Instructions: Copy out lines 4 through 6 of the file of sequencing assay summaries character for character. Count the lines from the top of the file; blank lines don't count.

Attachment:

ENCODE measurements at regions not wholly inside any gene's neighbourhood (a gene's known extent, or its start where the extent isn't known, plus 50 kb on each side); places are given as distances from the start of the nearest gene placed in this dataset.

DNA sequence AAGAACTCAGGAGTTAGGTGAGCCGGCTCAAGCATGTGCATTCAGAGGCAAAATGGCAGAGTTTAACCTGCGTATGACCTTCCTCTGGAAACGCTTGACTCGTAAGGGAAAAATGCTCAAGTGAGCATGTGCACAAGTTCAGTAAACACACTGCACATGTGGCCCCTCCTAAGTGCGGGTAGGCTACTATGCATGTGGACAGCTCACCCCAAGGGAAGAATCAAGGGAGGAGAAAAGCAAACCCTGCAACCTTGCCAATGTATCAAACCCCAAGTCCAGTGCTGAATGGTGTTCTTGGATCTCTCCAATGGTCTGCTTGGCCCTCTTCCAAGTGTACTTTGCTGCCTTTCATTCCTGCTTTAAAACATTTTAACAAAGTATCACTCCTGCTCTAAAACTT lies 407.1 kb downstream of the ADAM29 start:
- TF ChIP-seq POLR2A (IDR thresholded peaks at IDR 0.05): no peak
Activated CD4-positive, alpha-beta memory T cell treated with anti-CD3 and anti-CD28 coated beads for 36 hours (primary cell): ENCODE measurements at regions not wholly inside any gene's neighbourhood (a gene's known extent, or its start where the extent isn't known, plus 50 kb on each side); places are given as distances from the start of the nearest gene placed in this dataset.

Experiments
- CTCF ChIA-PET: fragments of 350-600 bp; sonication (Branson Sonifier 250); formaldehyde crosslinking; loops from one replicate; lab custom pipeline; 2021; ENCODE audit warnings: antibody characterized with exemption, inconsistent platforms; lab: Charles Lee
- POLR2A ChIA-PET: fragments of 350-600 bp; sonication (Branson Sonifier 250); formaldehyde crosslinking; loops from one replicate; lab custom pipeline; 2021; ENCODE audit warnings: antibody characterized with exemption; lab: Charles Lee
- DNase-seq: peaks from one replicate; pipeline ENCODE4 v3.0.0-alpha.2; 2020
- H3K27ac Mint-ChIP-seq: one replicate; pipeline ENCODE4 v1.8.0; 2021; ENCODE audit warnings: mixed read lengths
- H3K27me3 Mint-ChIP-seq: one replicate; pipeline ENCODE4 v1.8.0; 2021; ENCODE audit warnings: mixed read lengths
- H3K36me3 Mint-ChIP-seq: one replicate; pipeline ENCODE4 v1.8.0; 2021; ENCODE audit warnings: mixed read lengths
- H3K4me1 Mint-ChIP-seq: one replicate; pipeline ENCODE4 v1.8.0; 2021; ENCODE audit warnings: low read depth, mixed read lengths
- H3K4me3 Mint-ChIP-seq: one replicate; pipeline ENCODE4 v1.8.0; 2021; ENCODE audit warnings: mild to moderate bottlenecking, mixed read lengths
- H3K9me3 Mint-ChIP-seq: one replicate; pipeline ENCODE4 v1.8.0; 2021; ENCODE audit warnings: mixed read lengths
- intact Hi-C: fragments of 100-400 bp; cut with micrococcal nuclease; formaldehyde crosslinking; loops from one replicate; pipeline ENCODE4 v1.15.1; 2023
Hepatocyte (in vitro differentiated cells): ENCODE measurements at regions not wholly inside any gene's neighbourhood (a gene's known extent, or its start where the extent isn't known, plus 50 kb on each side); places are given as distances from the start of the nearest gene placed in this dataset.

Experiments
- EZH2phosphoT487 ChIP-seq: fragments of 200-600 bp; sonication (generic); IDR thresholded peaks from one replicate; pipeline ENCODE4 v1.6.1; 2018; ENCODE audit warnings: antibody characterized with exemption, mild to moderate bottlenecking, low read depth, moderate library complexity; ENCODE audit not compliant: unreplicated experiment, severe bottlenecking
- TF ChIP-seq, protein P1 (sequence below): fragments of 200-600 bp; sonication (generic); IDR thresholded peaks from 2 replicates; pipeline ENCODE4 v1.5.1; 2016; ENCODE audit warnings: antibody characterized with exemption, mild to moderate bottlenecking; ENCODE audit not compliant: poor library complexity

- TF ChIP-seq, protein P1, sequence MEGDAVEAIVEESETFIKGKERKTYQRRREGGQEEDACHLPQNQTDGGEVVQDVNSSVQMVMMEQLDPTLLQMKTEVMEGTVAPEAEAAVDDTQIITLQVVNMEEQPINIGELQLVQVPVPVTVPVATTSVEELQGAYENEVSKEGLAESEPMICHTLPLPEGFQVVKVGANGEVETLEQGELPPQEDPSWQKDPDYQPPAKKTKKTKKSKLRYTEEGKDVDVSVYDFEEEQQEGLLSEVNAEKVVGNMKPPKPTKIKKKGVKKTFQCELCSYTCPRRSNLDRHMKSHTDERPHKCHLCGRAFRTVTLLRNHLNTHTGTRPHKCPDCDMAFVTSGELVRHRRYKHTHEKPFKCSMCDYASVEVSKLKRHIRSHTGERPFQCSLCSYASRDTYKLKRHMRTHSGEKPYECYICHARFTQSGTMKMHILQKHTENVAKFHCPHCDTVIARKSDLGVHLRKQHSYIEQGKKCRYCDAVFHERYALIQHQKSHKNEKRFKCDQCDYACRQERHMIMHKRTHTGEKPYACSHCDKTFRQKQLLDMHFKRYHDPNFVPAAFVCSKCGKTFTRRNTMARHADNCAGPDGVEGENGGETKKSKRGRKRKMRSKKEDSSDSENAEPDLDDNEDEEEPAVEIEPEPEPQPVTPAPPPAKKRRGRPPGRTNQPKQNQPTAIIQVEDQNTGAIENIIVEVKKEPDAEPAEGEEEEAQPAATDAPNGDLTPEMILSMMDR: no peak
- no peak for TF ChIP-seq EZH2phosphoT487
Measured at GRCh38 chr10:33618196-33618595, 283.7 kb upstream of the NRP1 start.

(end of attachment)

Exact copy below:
Activated CD4-positive, alpha-beta memory T cell treated with anti-CD3 and anti-CD28 coated beads for 36 hours (primary cell): ENCODE measurements at regions not wholly inside any gene's neighbourhood (a gene's known extent, or its start where the extent isn't known, plus 50 kb on each side); places are given as distances from the start of the nearest gene placed in this dataset.

Experiments
- CTCF ChIA-PET: fragments of 350-600 bp; sonication (Branson Sonifier 250); formaldehyde crosslinking; loops from one replicate; lab custom pipeline; 2021; ENCODE audit warnings: antibody characterized with exemption, inconsistent platforms; lab: Charles Lee